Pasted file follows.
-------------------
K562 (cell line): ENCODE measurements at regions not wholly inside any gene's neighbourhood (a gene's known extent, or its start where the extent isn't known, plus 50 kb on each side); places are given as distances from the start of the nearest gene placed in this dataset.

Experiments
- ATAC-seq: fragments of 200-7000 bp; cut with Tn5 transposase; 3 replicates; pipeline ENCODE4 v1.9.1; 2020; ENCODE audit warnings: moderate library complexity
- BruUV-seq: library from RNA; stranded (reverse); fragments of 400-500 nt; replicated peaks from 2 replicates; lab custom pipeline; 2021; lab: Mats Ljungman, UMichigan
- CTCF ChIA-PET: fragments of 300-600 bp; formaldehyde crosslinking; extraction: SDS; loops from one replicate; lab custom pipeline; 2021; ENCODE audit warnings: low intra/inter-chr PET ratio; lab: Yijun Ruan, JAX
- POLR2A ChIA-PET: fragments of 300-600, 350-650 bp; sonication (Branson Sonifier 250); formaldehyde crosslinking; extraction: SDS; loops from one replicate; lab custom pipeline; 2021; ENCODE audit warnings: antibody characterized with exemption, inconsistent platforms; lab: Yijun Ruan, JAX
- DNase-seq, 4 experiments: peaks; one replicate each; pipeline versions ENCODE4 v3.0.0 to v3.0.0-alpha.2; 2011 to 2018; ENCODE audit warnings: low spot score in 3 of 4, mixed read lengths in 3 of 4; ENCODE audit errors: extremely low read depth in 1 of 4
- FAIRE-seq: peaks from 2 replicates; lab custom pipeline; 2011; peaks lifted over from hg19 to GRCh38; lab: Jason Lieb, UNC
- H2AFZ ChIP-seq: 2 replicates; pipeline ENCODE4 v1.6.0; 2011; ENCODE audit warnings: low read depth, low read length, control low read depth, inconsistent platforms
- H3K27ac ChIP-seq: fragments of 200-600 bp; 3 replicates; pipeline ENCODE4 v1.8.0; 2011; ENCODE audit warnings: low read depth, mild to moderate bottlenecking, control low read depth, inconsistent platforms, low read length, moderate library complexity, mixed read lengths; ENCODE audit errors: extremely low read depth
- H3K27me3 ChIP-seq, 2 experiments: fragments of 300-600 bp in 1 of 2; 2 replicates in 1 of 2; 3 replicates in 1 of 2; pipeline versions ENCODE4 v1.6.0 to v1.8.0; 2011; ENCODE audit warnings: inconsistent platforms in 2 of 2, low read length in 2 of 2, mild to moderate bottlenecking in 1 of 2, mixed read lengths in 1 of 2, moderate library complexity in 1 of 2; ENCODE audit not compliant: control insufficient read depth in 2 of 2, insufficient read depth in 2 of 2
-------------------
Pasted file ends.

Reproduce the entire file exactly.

K562 (cell line): ENCODE measurements at regions not wholly inside any gene's neighbourhood (a gene's known extent, or its start where the extent isn't known, plus 50 kb on each side); places are given as distances from the start of the nearest gene placed in this dataset.

Experiments
- ATAC-seq: fragments of 200-7000 bp; cut with Tn5 transposase; 3 replicates; pipeline ENCODE4 v1.9.1; 2020; ENCODE audit warnings: moderate library complexity
- BruUV-seq: library from RNA; stranded (reverse); fragments of 400-500 nt; replicated peaks from 2 replicates; lab custom pipeline; 2021; lab: Mats Ljungman, UMichigan
- CTCF ChIA-PET: fragments of 300-600 bp; formaldehyde crosslinking; extraction: SDS; loops from one replicate; lab custom pipeline; 2021; ENCODE audit warnings: low intra/inter-chr PET ratio; lab: Yijun Ruan, JAX
- POLR2A ChIA-PET: fragments of 300-600, 350-650 bp; sonication (Branson Sonifier 250); formaldehyde crosslinking; extraction: SDS; loops from one replicate; lab custom pipeline; 2021; ENCODE audit warnings: antibody characterized with exemption, inconsistent platforms; lab: Yijun Ruan, JAX
- DNase-seq, 4 experiments: peaks; one replicate each; pipeline versions ENCODE4 v3.0.0 to v3.0.0-alpha.2; 2011 to 2018; ENCODE audit warnings: low spot score in 3 of 4, mixed read lengths in 3 of 4; ENCODE audit errors: extremely low read depth in 1 of 4
- FAIRE-seq: peaks from 2 replicates; lab custom pipeline; 2011; peaks lifted over from hg19 to GRCh38; lab: Jason Lieb, UNC
- H2AFZ ChIP-seq: 2 replicates; pipeline ENCODE4 v1.6.0; 2011; ENCODE audit warnings: low read depth, low read length, control low read depth, inconsistent platforms
- H3K27ac ChIP-seq: fragments of 200-600 bp; 3 replicates; pipeline ENCODE4 v1.8.0; 2011; ENCODE audit warnings: low read depth, mild to moderate bottlenecking, control low read depth, inconsistent platforms, low read length, moderate library complexity, mixed read lengths; ENCODE audit errors: extremely low read depth
- H3K27me3 ChIP-seq, 2 experiments: fragments of 300-600 bp in 1 of 2; 2 replicates in 1 of 2; 3 replicates in 1 of 2; pipeline versions ENCODE4 v1.6.0 to v1.8.0; 2011; ENCODE audit warnings: inconsistent platforms in 2 of 2, low read length in 2 of 2, mild to moderate bottlenecking in 1 of 2, mixed read lengths in 1 of 2, moderate library complexity in 1 of 2; ENCODE audit not compliant: control insufficient read depth in 2 of 2, insufficient read depth in 2 of 2